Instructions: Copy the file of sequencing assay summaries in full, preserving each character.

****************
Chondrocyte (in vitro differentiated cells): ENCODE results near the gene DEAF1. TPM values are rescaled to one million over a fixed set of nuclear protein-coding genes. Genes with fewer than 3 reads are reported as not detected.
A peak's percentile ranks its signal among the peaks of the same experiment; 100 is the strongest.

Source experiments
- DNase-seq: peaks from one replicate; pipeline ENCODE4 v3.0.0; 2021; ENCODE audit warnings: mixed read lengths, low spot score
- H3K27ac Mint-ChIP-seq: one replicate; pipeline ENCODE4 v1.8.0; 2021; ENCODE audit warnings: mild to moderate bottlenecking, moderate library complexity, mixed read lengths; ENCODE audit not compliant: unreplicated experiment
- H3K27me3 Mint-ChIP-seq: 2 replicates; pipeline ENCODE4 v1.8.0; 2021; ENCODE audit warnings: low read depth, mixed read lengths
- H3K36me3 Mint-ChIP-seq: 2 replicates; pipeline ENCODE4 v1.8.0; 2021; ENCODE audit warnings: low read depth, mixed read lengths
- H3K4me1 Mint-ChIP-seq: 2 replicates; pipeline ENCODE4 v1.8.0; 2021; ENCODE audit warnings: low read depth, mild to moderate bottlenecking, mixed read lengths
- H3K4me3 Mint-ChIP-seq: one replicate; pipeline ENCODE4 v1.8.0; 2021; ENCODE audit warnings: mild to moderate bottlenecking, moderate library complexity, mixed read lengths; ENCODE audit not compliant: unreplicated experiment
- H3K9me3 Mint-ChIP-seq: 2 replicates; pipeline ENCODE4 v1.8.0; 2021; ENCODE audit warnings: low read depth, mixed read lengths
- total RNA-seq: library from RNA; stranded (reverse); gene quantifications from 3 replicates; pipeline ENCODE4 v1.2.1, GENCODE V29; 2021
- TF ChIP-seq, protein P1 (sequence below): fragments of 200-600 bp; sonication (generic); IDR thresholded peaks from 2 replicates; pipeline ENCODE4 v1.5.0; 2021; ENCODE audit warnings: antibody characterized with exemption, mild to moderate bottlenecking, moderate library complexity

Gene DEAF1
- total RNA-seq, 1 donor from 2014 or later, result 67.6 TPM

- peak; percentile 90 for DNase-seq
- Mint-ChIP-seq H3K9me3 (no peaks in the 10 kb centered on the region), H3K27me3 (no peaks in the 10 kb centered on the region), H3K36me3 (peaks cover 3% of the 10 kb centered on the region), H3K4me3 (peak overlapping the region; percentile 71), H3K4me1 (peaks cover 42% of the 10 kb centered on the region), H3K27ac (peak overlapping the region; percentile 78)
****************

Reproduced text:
Chondrocyte (in vitro differentiated cells): ENCODE results near the gene DEAF1. TPM values are rescaled to one million over a fixed set of nuclear protein-coding genes. Genes with fewer than 3 reads are reported as not detected.
A peak's percentile ranks its signal among the peaks of the same experiment; 100 is the strongest.

Source experiments
- DNase-seq: peaks from one replicate; pipeline ENCODE4 v3.0.0; 2021; ENCODE audit warnings: mixed read lengths, low spot score
- H3K27ac Mint-ChIP-seq: one replicate; pipeline ENCODE4 v1.8.0; 2021; ENCODE audit warnings: mild to moderate bottlenecking, moderate library complexity, mixed read lengths; ENCODE audit not compliant: unreplicated experiment
- H3K27me3 Mint-ChIP-seq: 2 replicates; pipeline ENCODE4 v1.8.0; 2021; ENCODE audit warnings: low read depth, mixed read lengths
- H3K36me3 Mint-ChIP-seq: 2 replicates; pipeline ENCODE4 v1.8.0; 2021; ENCODE audit warnings: low read depth, mixed read lengths
- H3K4me1 Mint-ChIP-seq: 2 replicates; pipeline ENCODE4 v1.8.0; 2021; ENCODE audit warnings: low read depth, mild to moderate bottlenecking, mixed read lengths
- H3K4me3 Mint-ChIP-seq: one replicate; pipeline ENCODE4 v1.8.0; 2021; ENCODE audit warnings: mild to moderate bottlenecking, moderate library complexity, mixed read lengths; ENCODE audit not compliant: unreplicated experiment
- H3K9me3 Mint-ChIP-seq: 2 replicates; pipeline ENCODE4 v1.8.0; 2021; ENCODE audit warnings: low read depth, mixed read lengths
- total RNA-seq: library from RNA; stranded (reverse); gene quantifications from 3 replicates; pipeline ENCODE4 v1.2.1, GENCODE V29; 2021
- TF ChIP-seq, protein P1 (sequence below): fragments of 200-600 bp; sonication (generic); IDR thresholded peaks from 2 replicates; pipeline ENCODE4 v1.5.0; 2021; ENCODE audit warnings: antibody characterized with exemption, mild to moderate bottlenecking, moderate library complexity

Gene DEAF1
- total RNA-seq, 1 donor from 2014 or later, result 67.6 TPM

- peak; percentile 90 for DNase-seq
- Mint-ChIP-seq H3K9me3 (no peaks in the 10 kb centered on the region), H3K27me3 (no peaks in the 10 kb centered on the region), H3K36me3 (peaks cover 3% of the 10 kb centered on the region), H3K4me3 (peak overlapping the region; percentile 71), H3K4me1 (peaks cover 42% of the 10 kb centered on the region), H3K27ac (peak overlapping the region; percentile 78)